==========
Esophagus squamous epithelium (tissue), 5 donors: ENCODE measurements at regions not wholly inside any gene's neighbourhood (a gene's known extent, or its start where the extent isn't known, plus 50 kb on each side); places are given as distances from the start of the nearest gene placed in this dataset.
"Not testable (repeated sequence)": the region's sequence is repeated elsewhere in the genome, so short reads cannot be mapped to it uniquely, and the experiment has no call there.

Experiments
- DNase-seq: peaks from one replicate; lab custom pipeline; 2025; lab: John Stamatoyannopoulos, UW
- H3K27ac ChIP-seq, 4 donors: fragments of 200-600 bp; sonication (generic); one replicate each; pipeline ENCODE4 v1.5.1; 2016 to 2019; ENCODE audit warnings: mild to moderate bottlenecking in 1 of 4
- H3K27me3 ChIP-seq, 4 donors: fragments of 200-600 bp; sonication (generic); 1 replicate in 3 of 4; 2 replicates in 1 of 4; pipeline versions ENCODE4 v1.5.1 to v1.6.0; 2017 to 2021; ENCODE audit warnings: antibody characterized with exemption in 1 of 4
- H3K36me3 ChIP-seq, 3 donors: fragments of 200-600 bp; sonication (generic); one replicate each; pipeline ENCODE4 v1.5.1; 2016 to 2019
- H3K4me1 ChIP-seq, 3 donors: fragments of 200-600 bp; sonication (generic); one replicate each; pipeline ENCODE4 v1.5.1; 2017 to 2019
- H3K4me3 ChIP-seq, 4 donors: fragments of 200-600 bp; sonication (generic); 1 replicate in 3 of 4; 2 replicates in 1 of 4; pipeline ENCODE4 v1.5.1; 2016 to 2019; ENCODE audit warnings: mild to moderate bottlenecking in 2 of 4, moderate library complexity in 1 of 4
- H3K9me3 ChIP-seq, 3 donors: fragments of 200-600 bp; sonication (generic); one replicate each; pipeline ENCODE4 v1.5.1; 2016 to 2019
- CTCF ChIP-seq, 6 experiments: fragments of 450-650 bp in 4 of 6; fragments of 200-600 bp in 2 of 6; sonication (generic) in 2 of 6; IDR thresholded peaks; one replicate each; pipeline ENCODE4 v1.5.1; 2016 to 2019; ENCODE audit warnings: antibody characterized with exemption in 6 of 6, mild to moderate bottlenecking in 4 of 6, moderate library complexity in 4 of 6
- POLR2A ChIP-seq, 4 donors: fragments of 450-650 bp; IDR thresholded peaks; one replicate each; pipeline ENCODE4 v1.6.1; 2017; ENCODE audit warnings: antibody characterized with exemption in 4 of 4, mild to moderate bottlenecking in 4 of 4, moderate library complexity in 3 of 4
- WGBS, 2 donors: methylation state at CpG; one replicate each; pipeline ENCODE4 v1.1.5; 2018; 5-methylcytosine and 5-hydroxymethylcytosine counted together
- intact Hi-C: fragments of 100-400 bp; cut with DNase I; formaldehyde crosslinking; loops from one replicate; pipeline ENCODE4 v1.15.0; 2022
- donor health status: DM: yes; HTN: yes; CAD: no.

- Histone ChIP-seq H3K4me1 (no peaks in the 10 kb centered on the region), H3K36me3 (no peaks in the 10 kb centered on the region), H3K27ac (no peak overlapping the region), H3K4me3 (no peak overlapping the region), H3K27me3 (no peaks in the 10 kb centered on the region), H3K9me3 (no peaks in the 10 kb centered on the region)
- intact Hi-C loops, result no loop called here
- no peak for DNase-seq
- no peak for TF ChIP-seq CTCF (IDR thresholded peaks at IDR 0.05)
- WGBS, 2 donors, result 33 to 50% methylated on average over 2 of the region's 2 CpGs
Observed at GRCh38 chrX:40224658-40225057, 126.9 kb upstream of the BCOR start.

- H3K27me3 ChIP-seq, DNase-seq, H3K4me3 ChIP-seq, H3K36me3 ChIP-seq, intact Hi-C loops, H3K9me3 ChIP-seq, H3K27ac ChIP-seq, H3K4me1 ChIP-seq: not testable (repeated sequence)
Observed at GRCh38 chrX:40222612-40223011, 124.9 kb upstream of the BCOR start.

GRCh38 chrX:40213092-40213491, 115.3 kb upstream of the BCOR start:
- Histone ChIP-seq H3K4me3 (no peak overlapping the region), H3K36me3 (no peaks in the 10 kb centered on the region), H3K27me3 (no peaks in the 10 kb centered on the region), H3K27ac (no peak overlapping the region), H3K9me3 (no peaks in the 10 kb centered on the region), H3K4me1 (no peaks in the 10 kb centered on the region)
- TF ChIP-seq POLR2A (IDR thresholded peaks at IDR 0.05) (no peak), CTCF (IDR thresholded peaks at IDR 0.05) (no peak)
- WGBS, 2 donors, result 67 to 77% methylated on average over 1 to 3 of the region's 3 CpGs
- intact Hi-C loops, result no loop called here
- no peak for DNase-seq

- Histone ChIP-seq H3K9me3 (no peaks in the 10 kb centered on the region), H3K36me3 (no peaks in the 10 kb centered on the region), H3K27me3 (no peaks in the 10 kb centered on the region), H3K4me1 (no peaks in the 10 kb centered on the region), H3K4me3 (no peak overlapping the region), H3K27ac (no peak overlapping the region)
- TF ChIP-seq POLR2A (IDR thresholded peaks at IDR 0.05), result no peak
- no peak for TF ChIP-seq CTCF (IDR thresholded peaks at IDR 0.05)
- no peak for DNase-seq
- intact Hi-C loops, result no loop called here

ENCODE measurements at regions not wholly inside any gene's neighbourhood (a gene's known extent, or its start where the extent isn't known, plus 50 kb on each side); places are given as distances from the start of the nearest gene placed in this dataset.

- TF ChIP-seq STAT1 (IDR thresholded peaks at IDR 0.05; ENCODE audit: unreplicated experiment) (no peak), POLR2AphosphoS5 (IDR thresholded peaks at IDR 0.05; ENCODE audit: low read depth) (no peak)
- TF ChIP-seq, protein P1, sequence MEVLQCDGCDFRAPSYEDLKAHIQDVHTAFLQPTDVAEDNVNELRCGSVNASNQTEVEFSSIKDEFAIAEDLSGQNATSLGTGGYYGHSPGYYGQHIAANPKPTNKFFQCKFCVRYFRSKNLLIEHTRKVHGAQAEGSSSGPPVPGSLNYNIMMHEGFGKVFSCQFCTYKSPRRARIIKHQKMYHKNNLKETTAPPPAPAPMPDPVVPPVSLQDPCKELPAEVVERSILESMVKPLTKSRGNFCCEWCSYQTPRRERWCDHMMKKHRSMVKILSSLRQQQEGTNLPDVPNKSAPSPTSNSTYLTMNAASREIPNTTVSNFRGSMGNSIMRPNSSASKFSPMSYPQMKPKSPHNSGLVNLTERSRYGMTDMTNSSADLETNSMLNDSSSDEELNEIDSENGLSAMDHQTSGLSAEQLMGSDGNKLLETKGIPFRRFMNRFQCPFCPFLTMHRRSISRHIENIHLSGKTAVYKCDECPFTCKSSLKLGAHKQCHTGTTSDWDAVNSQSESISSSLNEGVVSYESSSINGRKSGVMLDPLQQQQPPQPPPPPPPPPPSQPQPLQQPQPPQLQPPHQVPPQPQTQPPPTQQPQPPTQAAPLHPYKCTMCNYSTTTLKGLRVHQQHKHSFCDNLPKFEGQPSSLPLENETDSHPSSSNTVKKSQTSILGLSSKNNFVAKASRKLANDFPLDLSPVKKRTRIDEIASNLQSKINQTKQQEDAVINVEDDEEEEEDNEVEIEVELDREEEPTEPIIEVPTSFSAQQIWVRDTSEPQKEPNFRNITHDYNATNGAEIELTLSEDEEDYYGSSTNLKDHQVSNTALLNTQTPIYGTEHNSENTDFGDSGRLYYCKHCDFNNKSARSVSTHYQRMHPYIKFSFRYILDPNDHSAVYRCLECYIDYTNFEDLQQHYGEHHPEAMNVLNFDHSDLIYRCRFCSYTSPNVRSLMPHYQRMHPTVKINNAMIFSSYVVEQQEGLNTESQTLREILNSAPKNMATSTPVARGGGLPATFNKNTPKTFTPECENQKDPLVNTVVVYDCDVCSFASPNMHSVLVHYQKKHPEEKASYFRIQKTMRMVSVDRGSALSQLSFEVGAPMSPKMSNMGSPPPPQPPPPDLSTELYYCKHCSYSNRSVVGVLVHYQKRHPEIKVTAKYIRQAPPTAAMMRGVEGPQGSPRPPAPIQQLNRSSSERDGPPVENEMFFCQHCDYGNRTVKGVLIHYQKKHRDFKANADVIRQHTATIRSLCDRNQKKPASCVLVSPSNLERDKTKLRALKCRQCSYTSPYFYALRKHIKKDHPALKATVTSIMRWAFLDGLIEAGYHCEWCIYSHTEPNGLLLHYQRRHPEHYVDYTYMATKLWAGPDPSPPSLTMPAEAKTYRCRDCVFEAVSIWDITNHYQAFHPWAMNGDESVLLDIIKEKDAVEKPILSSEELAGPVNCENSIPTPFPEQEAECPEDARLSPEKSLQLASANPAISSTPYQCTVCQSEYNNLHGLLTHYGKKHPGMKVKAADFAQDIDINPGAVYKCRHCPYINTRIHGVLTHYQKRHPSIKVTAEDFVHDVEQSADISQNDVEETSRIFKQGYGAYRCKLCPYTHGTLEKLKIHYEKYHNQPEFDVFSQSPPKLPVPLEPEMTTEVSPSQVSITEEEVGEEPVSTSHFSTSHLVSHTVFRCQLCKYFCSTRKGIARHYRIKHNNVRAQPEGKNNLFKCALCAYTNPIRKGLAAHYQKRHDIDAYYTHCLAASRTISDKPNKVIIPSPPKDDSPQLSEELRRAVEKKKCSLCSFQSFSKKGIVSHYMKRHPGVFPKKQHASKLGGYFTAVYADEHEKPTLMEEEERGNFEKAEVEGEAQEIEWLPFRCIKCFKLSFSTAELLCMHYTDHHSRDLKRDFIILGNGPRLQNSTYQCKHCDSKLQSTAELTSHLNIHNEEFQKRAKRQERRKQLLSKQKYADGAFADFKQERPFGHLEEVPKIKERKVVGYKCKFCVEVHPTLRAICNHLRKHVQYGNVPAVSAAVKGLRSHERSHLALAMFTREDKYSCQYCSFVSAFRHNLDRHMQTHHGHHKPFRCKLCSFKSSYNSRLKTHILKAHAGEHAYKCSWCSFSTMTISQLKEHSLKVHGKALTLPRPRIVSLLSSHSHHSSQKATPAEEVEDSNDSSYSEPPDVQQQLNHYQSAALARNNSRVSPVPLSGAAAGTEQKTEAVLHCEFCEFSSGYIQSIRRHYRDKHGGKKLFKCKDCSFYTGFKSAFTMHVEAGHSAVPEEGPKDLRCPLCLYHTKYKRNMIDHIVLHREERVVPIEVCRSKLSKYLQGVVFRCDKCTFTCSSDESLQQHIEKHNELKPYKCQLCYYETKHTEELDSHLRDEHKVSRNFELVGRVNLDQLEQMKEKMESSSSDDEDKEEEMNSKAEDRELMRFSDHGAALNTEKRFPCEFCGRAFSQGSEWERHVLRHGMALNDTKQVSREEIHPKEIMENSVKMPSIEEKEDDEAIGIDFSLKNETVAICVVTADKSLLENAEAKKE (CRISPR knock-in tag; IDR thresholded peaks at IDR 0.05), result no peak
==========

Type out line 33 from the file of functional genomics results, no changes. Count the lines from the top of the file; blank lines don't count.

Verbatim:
- no peak for DNase-seq